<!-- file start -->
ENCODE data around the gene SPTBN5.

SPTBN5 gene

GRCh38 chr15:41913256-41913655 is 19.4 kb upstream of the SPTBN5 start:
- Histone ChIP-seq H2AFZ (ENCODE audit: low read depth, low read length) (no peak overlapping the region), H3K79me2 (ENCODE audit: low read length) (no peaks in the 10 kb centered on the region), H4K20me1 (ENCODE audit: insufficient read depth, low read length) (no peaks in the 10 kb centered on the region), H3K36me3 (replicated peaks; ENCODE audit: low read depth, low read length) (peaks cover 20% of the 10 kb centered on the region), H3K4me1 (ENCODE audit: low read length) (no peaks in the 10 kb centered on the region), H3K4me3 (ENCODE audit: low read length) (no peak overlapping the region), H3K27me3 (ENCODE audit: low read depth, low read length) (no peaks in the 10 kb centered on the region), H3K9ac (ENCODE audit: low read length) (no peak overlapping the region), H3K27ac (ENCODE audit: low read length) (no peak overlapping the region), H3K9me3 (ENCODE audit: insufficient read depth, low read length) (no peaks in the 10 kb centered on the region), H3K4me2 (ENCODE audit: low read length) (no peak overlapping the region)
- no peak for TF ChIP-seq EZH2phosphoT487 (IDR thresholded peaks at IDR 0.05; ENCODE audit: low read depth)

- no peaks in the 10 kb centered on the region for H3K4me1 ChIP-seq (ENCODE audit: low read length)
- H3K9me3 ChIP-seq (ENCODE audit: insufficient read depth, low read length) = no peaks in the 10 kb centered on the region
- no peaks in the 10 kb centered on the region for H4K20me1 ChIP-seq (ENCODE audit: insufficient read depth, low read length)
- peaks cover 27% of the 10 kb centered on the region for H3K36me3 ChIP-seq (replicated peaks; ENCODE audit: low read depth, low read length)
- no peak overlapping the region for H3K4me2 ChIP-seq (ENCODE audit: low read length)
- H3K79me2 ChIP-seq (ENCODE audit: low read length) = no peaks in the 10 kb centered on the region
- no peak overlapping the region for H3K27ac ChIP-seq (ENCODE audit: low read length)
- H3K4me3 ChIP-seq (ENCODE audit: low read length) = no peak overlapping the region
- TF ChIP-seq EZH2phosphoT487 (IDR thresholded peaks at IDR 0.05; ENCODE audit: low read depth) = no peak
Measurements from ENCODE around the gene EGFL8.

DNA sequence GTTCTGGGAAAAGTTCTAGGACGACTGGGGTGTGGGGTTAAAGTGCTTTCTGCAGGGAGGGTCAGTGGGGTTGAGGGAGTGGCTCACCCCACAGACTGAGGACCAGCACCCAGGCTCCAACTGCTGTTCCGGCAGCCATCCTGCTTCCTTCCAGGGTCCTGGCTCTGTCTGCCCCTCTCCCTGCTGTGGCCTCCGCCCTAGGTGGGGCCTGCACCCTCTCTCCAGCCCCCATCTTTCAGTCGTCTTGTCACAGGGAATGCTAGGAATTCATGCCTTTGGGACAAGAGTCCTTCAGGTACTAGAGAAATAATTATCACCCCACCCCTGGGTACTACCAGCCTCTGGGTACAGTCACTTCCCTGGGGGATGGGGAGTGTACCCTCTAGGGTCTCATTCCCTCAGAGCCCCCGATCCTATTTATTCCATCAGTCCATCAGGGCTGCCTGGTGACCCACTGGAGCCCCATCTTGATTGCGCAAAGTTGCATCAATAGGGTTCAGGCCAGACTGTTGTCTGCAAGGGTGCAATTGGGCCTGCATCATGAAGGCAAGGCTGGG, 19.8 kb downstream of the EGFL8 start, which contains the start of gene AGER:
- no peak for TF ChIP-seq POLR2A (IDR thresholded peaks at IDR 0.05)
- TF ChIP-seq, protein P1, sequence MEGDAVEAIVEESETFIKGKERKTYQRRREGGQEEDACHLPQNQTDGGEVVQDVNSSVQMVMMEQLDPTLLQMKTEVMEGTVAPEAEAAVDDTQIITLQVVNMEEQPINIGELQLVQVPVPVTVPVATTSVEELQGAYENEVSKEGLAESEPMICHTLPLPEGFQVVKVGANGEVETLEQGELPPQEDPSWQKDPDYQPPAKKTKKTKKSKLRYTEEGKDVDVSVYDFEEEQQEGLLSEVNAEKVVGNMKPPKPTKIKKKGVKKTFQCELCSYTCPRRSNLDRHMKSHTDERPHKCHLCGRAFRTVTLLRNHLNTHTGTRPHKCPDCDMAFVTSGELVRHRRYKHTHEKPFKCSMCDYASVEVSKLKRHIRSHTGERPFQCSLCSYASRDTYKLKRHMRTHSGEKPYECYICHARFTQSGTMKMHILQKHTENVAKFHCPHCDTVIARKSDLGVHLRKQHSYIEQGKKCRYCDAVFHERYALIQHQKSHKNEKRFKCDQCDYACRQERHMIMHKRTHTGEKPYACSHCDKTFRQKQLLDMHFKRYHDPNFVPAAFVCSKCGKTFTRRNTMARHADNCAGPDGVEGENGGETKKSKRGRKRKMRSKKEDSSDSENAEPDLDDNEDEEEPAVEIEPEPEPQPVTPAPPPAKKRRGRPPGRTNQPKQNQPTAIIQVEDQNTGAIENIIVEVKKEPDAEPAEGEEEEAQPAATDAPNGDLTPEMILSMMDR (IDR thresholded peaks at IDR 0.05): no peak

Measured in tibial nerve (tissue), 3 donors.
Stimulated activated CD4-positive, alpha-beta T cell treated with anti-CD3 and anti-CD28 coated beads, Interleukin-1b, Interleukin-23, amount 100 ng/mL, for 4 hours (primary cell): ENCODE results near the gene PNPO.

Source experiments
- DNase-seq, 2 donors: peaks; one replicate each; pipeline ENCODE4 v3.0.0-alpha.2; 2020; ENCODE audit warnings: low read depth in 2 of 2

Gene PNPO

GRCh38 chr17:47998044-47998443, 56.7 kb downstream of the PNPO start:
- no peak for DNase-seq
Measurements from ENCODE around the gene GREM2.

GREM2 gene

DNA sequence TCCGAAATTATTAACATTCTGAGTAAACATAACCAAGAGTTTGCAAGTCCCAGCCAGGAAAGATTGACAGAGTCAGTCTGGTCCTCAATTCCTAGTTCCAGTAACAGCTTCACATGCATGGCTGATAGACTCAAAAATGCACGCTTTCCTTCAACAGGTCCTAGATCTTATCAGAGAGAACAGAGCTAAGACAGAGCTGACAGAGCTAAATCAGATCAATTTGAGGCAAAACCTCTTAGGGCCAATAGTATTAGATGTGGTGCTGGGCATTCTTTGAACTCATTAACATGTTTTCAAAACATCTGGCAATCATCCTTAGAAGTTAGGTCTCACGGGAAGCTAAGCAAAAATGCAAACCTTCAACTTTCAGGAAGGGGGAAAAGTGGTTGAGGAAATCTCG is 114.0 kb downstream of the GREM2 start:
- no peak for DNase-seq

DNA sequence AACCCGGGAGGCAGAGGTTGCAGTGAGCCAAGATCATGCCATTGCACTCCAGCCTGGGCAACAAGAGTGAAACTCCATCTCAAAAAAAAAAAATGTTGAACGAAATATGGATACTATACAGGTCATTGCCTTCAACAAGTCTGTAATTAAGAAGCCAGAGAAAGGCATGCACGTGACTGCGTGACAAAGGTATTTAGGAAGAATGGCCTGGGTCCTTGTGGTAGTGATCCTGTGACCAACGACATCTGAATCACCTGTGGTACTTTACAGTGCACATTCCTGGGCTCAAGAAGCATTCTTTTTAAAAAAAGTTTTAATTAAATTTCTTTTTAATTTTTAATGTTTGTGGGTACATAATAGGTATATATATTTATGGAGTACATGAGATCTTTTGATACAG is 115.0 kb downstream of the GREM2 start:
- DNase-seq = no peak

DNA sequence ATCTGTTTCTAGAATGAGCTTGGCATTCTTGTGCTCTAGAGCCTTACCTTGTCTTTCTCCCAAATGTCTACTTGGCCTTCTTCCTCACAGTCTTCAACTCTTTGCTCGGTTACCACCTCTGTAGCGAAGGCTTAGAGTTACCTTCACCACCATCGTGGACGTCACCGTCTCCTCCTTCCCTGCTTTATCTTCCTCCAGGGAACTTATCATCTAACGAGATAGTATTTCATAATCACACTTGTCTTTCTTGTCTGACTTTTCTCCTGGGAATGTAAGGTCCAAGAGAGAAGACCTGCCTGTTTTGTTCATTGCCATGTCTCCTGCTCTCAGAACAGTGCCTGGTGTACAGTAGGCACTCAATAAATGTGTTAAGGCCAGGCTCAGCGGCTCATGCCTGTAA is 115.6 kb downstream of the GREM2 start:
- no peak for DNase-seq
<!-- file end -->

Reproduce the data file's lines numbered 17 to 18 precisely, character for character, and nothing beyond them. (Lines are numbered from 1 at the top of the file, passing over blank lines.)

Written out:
- no peak for TF ChIP-seq POLR2A (IDR thresholded peaks at IDR 0.05)
- TF ChIP-seq, protein P1, sequence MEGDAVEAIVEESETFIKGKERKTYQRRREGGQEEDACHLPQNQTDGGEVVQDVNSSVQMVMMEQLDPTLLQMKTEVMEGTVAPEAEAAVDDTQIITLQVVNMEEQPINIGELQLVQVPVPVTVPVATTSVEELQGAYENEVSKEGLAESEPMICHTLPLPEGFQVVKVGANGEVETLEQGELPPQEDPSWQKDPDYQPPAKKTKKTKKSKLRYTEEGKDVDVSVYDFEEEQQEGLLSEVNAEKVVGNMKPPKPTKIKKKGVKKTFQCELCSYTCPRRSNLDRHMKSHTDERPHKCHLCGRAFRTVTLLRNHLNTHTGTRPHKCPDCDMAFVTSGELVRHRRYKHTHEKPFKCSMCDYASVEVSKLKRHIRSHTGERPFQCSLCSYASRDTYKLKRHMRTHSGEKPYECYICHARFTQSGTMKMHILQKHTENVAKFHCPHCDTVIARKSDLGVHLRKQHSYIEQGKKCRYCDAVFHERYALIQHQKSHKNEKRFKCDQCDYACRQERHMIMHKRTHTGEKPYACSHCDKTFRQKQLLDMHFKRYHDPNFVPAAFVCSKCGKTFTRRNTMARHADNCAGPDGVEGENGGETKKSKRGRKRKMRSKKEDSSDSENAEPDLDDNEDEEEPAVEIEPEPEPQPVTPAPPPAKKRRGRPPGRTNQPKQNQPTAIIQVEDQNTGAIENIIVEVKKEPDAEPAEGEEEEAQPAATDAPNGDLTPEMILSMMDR (IDR thresholded peaks at IDR 0.05): no peak